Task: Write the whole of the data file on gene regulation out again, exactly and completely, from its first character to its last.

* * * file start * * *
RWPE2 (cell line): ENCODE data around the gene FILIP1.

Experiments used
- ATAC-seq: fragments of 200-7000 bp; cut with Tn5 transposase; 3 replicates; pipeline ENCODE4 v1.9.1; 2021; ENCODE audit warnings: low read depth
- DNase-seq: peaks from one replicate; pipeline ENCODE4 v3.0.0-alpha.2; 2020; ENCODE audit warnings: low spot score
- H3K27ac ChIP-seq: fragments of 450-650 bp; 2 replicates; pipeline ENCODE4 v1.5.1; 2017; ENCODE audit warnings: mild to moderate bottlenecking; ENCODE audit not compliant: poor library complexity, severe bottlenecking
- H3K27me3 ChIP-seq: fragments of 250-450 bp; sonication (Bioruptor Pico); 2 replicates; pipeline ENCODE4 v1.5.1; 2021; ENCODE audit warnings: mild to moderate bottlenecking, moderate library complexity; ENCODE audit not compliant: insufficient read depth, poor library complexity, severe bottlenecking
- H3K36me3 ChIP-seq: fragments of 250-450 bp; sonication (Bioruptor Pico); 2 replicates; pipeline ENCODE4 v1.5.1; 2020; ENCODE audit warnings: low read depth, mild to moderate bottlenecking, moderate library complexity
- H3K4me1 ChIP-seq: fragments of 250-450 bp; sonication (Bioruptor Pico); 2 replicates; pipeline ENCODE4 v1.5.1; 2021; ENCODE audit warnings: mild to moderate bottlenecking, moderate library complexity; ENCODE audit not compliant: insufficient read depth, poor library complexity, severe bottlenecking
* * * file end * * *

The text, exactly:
RWPE2 (cell line): ENCODE data around the gene FILIP1.

Experiments used
- ATAC-seq: fragments of 200-7000 bp; cut with Tn5 transposase; 3 replicates; pipeline ENCODE4 v1.9.1; 2021; ENCODE audit warnings: low read depth
- DNase-seq: peaks from one replicate; pipeline ENCODE4 v3.0.0-alpha.2; 2020; ENCODE audit warnings: low spot score
- H3K27ac ChIP-seq: fragments of 450-650 bp; 2 replicates; pipeline ENCODE4 v1.5.1; 2017; ENCODE audit warnings: mild to moderate bottlenecking; ENCODE audit not compliant: poor library complexity, severe bottlenecking
- H3K27me3 ChIP-seq: fragments of 250-450 bp; sonication (Bioruptor Pico); 2 replicates; pipeline ENCODE4 v1.5.1; 2021; ENCODE audit warnings: mild to moderate bottlenecking, moderate library complexity; ENCODE audit not compliant: insufficient read depth, poor library complexity, severe bottlenecking
- H3K36me3 ChIP-seq: fragments of 250-450 bp; sonication (Bioruptor Pico); 2 replicates; pipeline ENCODE4 v1.5.1; 2020; ENCODE audit warnings: low read depth, mild to moderate bottlenecking, moderate library complexity
- H3K4me1 ChIP-seq: fragments of 250-450 bp; sonication (Bioruptor Pico); 2 replicates; pipeline ENCODE4 v1.5.1; 2021; ENCODE audit warnings: mild to moderate bottlenecking, moderate library complexity; ENCODE audit not compliant: insufficient read depth, poor library complexity, severe bottlenecking